Oskaloosa Family Inducted Into USSA Hall Of Fame

Joe Warrick (back left) with his family at his induction into the USSA Hall of Fame. (submitted photo)

Joe Warrick (back left) with his family at his induction into the USSA Hall of Fame. (submitted photo)

Oskaloosa, Iowa – Each town has its own story and history, and Oskaloosa is no different. From famous admirals to its own minor league baseball team, Oskaloosa and it’s residents have made their mark on history.

A couple more of those people in Oskaloosa who have helped make their mark in history are the Warrick’s, Roy and his son Joe. These two were recently honored by their peers.

Joe Warrick and his late father Roy were recently inducted into the United Suffolk Sheep Association Hall of Fame in Louisville, Kentucky.

The USSA helps Suffolk sheep breeders document the lineage of their sheep in much the same way dogs have papers to identify lineage.

Roy Warrick, father of Joe, was originally in the Hampshire sheep business. One day in 1947, a seller of Hampshire sheep visited the Southern Iowa Fairgrounds with a dozen Hampshire rams from England. He had brought them to auctioned them off. Roy and two others bought the high selling ram of the day for $800. Eventually, Roy bought out the other two to become the sole owner of Shapwood Beau Geste. “He really produced some really outstanding lambs for him,” Joe said of the ram, who’s name became the namesake of their farm. Their farm is still, to this day, called Beau Geste Farms.

Roy was looking for another breed. “He thought about the Columbia breed, but after talking to Phillip Rock of Drumheller, Alberta, Canada, he decided that Suffolk was the breed of the future because of their size, fast growth and lambing ease. Roy was a strong supporter of the Suffolk sheep business which was a little known breed at the time.”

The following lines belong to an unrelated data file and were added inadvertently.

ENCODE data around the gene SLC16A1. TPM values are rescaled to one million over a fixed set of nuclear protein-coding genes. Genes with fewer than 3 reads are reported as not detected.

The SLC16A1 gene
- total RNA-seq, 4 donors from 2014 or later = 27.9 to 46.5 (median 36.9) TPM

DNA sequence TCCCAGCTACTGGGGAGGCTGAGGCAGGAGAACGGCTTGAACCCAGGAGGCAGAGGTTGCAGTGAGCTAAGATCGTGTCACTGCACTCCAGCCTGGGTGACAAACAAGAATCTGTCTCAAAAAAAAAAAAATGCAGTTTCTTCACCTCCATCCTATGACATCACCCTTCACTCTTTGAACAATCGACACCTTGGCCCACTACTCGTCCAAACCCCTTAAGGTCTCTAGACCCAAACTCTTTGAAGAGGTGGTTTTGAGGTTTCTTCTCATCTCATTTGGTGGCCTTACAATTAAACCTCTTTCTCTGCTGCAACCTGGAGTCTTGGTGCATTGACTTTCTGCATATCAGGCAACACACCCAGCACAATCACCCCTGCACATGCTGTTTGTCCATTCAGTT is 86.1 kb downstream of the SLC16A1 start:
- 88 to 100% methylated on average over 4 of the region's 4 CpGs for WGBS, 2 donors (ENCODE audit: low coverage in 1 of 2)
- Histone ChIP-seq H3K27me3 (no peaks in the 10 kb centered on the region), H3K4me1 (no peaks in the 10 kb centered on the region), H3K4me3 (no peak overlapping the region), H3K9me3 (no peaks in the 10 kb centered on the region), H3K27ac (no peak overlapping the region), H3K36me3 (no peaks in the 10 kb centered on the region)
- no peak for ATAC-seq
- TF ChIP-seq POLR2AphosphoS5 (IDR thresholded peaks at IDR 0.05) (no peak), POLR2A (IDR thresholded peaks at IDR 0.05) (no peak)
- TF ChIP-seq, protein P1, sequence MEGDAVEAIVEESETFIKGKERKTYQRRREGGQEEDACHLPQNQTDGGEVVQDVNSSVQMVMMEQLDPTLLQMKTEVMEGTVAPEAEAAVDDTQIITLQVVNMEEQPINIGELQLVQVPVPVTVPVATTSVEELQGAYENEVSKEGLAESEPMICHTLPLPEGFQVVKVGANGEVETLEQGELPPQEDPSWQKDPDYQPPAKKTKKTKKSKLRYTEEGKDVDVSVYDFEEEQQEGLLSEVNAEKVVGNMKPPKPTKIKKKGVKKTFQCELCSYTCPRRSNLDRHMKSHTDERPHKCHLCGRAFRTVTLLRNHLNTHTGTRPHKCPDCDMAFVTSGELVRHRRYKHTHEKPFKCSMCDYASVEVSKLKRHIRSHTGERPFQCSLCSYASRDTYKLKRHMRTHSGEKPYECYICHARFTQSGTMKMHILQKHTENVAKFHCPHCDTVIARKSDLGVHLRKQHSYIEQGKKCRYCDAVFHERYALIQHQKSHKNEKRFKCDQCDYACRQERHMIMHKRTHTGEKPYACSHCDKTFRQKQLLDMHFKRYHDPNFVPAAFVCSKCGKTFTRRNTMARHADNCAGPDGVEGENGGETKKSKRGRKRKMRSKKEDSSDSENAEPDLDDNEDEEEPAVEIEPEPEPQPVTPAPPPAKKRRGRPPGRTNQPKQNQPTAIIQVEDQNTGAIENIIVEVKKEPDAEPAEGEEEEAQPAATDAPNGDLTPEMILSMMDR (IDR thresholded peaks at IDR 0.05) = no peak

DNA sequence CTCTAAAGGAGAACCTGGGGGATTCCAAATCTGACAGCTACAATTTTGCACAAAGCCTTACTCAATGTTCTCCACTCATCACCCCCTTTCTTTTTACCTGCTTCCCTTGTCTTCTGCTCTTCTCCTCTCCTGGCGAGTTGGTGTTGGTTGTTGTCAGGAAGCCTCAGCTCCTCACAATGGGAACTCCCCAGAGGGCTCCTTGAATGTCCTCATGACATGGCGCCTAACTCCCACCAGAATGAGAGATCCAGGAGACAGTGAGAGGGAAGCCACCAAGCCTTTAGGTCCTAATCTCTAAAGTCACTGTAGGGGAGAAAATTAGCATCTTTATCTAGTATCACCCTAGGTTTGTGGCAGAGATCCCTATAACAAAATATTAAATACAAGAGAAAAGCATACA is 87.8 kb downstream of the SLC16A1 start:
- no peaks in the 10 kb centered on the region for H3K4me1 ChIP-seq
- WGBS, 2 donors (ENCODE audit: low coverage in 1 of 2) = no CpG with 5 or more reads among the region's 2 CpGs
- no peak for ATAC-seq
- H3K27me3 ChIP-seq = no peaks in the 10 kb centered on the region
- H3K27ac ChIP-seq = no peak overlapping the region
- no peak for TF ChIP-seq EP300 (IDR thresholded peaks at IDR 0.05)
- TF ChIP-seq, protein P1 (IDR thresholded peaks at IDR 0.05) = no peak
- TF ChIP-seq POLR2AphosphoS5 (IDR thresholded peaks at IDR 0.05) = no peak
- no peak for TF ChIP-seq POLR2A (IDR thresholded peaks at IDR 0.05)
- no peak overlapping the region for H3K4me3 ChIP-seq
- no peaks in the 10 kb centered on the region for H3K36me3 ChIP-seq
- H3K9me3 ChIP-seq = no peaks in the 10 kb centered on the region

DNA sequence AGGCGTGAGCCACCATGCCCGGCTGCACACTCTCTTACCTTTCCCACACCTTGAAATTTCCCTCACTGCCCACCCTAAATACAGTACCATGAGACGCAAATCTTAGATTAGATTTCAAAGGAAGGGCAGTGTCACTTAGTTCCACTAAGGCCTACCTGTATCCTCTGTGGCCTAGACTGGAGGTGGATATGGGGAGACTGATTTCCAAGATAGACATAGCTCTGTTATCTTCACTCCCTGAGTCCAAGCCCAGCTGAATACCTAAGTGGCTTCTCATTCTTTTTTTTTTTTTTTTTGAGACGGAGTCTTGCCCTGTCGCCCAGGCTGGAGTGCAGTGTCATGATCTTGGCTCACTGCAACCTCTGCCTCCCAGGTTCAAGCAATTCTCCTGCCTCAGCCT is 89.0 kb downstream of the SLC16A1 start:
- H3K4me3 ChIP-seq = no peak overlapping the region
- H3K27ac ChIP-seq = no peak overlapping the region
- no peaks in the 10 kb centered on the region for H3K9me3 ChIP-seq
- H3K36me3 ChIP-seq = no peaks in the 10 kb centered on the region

Warrick's Beau Geste Farms just west of Oskaloosa.

Warrick’s Beau Geste Farms just west of Oskaloosa.

The Warrick’s first flock was Canadian Pacific Railway ewes. “That became the nucleus of our flock, and then he (Roy) got a ram from Phil called 118D. That ram then produced the Warrick’s own stud, ram 44F, and that ram was our main stud ram for 10 years,” said Joe.

With the induction into the USSA Hall of Fame inaugural class, it speaks of the families prominence in the industry. “I know my father did a tremendous amount of promoting the business (Suffolk sheep)” Joe said of his father Roy.

The Warrick’s part in the sheep business has been to provide rams that will improve the commercial stock of sheep. “One of the reasons the Suffolk became popular… in the 50’s is because they were easy lambing, they ranged well and were not hard keepers,” said Joe. “They would stay fat on grass during the summertime.”

“Dad did lots and lots of work in promoting the sheep business; promoting the Suffolk’s,” said Joe. “He use to travel all over the country doing it.”

Roy passed away in 1969 at the age of 62.

Joe had traveled with his father to many shows and different sales across the United States, as well as Canada.

The family also hosted an annual sale at the Southern Iowa Fairgrounds on Memorial Day. “We had probably the longest individual production sale in the United States,” Joe said. He explained that there are longer running consignment sales, but no one ran a longer running individual producer sale than his family. The annual sale ended in the early 1990’s.

Joe then continued to show at several major fairs and other events, and today he remains an active sheep judge.

Today, Joe maintains a flock of sheep to help educate his grandchildren about the business, while helping his daughter, Jennifer Peterson, and his son-in-law, Dr. Nathan Peterson, with their Boer goats.

Suffolks are raised for their meat, not for their wool, which is what we traditionally think of when thinking about sheep. The Suffolk does produce a medium grade wool that would be used in carpet and similar types of products. A white-faced breed of sheep would provide the fine wool, Suffolk are a black-faced breed.

Today, the industry is different than it once was. “We don’t have the commercial buyers we used to have,” said Joe of the current economics in the breed. “We don’t have the big commercial flocks out there anymore.”

Some of this downturn can be traced back to trade practices between the United States and its trading partners, and tariffs that were once in place, such as the Wool Act.

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